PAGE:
Craig here. I ran a post talking about the disposition of Fort Monroe last month on my blog. The Army finally leaves Fort Monroe in September of this year. That’s BRAC in action. At that time, ownership reverts to the state of Virginia. While Virginia has the option to develop the site as a state park or recreation area, the simple fact is the state does not have the money (and is short on the manpower) to maintain the facilities.
Another option is to sell off the fort for commercial development. Such has already happened to the Chamberlin Hotel along the waterfront. And certainly a number of developers have their eye on the beachfront.
However, after nearly two centuries of Army activities, there’s a lot of… well… stuff… left behind. And I’m not just talking about buildings – debris and waste. Although cleanup began years ago, likely the job won’t be complete for some time. Generally, since the “flower-power” days, as at most installations, the Army has been a good steward of the land. But regardless of the century in which the chemicals were originally spilled, the US Army gets the bill. That cost was estimated around $200 million in 2008.
Since Fort Monroe served, from the 1830s onward, as a testing ground for all sorts of weapons, the debris left behind is substantial. Recently crews located this large siege rifle dating to the Civil War era.
And that’s not all. Survey teams have located unexploded ordnance to include cannon shells. But all that debris is an indicator of activity. And much of that activity is associated with historical events. Fort Monroe offers history at every step.
With that in mind, the National Trust for Historic Preservation recently opened discussions about the disposition of Fort Monroe. Last month the trust’s president urged President Obama to use the Antiquities Act and make Fort Monroe a national monument. The trust continues to lobby in that direction, and has placed emphasis on the fort’s role in emancipation during the Civil War.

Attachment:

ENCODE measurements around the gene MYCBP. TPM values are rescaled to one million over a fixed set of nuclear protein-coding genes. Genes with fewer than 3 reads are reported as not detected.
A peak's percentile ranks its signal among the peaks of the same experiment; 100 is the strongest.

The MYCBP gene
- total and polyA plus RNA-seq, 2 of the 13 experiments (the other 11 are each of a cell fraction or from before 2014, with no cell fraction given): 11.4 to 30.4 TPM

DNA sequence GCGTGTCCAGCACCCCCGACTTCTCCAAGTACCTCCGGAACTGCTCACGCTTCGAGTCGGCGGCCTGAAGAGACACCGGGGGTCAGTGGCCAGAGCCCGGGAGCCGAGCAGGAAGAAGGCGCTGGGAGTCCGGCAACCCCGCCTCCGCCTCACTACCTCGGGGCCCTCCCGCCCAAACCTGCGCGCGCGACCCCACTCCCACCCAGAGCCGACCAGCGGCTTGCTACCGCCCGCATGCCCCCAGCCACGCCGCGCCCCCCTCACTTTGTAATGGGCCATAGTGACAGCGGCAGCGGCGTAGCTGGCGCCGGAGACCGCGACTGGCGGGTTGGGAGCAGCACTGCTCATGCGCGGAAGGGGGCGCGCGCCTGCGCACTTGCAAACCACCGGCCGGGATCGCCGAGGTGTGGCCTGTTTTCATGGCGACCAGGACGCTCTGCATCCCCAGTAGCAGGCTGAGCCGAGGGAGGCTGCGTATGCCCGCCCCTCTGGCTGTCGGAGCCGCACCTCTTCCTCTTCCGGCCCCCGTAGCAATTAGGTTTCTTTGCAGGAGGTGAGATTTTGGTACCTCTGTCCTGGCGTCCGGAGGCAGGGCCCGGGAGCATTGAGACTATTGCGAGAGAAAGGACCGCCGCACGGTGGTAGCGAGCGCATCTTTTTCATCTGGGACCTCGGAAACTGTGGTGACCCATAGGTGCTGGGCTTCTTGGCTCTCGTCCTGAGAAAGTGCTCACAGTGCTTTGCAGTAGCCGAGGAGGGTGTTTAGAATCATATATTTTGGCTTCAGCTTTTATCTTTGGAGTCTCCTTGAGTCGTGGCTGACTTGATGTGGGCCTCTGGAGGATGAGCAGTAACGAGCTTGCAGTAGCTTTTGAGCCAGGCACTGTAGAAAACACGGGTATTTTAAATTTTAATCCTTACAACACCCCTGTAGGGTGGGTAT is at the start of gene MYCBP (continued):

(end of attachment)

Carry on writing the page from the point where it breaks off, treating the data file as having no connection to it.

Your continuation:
Rightfully so. That aspect of the fort’s past is certainly more important in the broader context of our nation’s history. But as an “Army” guy, I’d also mention the role the fort has played in the history of the service. Fort Monroe was THE training base for a number of decades. And I’m not just talking about TRADOC (headquartered there from 1973 onward). Prior to the Civil War artillerists trained at Fort Monroe. That continued well into the 20th century. Arguably Fort Monroe is a better place to showcase the Army’s history than the museum planned near Fort Belvoir (although I must concede, the later will attract more tourists).
While I’m certainly the first to step forward and oppose expanding the government where it ought not be, I am very much in favor of bringing in the government were it ought to be. In my opinion, this is a case of the later. Fort Monroe should be part of the National Park system.